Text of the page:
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FOR IMMEDIATE RELEASE: November 15, 2011

Shelly Angers, N.H. Department of Cultural Resources
(603) 271-3136
Twitter: @NHCulture

Historic Preservation winter courses: compact, online

Plymouth State University’s Certificate in Historic Preservation program is offering two courses during the upcoming winter semester. One takes place at the Concord campus on Fridays and Saturdays in December; the other is taught entirely online, starting in January.

At a time when many adults are returning to the classroom to enhance their professional skills, the graduate-level Certificate in Historic Preservation program seeks to instill a fundamental understanding of preservation issues and challenges while providing basic skills and training for those who work for community preservation organizations and agencies, or who are in aligned fields such as planning, law or architecture.

Winter 2011 -2012’s courses are:

Cultural Property Law. Archaeological site looting, transnational antiquities trafficking and armed conflicts threaten global cultural heritage. This course examines the international, national and state legal frameworks for the protection and movement of cultural property. Topics for discussion include the 1954 Hague Convention, the 1970 UNESCO Convention, the ICOM Code of Ethics, the National Stolen Property Act and the Cultural Property Implementation Act. The course also introduces students to important national heritage laws such as the Archaeological Resources Protection Act and the rules governing shipwrecks. State statutes and the common law regulating cultural property are also reviewed. This course has a compact schedule: Fridays and Saturdays throughout December. Taught in Concord by Ricardo A. St. Hilaire, Esq. 3 credits.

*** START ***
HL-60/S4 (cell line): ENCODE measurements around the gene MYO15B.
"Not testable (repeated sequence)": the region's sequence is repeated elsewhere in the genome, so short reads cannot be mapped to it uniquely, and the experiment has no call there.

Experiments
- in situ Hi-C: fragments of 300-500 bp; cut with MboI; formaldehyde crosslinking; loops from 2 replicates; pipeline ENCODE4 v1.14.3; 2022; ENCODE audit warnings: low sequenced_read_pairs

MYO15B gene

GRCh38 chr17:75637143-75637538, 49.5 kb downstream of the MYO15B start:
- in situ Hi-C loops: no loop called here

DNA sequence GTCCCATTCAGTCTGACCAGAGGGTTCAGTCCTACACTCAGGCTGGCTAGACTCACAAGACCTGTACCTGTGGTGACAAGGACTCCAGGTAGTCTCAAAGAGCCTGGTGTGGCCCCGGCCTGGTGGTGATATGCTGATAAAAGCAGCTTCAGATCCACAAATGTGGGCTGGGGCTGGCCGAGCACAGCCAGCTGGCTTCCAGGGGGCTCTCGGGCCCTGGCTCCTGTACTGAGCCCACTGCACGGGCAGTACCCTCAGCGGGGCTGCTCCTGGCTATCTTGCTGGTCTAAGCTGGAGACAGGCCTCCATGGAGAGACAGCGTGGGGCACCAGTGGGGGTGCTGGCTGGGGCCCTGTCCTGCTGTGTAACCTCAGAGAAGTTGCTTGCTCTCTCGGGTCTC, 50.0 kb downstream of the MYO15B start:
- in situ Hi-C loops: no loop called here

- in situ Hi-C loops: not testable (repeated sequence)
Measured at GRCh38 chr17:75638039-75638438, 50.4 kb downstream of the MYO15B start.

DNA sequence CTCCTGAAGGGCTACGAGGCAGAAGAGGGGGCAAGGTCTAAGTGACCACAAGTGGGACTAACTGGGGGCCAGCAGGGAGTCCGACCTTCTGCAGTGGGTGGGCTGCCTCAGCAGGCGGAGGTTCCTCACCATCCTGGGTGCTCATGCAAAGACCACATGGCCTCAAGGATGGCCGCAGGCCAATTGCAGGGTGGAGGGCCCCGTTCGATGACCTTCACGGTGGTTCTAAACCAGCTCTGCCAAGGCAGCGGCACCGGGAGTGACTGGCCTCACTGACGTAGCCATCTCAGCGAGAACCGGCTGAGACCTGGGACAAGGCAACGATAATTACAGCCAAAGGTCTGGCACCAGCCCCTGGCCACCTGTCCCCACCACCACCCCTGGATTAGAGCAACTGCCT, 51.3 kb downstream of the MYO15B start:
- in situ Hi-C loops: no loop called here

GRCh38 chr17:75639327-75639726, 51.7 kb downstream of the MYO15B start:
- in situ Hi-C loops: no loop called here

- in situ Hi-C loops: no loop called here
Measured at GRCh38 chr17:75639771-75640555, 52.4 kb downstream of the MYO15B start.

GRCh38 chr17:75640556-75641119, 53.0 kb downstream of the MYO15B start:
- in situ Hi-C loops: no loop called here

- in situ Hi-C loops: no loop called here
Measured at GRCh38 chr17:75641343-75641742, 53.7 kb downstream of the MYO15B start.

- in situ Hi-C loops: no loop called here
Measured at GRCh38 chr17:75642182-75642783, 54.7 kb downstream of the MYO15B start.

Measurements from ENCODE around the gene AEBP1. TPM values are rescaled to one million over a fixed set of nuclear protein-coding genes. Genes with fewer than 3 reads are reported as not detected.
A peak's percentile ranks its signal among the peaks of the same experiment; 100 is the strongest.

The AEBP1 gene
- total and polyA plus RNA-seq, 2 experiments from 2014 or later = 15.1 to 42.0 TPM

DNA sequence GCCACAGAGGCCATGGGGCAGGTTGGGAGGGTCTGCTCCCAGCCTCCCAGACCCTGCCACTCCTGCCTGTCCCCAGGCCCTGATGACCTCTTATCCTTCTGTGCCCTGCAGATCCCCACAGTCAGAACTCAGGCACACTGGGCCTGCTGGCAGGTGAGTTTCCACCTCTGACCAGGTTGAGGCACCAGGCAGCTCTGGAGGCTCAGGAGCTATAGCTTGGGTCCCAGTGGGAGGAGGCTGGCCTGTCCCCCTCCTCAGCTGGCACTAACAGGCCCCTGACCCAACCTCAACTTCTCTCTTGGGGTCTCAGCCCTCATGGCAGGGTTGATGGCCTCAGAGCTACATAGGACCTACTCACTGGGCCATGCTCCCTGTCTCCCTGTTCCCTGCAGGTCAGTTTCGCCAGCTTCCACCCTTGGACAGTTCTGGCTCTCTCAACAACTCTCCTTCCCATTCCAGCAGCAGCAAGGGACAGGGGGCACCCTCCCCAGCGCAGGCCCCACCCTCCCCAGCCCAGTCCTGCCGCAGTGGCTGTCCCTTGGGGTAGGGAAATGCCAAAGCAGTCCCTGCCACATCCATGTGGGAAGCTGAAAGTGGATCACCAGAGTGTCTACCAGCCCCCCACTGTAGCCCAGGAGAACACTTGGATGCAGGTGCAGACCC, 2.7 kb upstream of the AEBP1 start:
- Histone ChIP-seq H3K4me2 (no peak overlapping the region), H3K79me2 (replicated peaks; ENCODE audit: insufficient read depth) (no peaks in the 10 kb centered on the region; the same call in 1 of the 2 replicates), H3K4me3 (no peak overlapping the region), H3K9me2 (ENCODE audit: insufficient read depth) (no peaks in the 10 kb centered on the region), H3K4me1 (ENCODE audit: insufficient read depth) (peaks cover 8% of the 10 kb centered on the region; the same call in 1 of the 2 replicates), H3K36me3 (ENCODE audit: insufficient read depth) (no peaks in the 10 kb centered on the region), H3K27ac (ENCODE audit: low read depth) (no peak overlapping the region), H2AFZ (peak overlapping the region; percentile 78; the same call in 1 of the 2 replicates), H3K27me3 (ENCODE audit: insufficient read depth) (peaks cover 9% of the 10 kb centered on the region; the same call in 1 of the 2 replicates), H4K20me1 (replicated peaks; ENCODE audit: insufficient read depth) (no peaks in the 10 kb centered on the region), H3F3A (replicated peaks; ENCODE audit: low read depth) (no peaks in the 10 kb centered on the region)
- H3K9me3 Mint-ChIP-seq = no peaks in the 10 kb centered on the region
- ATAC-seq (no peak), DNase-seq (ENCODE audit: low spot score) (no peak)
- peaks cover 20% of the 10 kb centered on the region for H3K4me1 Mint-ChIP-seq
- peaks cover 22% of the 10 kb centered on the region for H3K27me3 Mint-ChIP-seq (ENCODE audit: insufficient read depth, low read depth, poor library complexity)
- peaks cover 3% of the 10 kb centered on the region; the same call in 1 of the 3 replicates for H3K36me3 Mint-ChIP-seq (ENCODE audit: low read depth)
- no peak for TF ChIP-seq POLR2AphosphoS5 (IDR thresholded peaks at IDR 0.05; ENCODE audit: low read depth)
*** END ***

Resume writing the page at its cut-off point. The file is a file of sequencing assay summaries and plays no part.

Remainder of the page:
The Rural Cultural Environment: Architecture and Landscape. This course uses the rural countryside as a laboratory to examine the cultural landscape, tracing the impact of natural, cultural, economic and technological forces on the “built” environment. Class participants will study the evolution of buildings and their settings, with emphasis on settlement and rural industrialization. This course is taught entirely online by the Center for Rural Partnership’s Benoni Amsden, Ph.D. Sessions being January 6 and end February 16, 2012. Two self-directed field trips are required. 3 credits.

For more information about Plymouth State University’s Certificate in Historic Preservation program, visit and click on “Historic Preservation Certificate” or contact Dr. Stacey Yap, program coordinator, (603) 535-2333,

New Hampshire's Division of Historical Resources, the “State Historic Preservation Office,” was established in 1974. The historical, archaeological, architectural, engineering and cultural resources of New Hampshire are among the most important environmental assets of the state. Historic preservation promotes the use, understanding and conservation of such resources for the education, inspiration, pleasure and enrichment of New Hampshire’s citizens. For more information, visit us online at or by calling (603) 271-3483.




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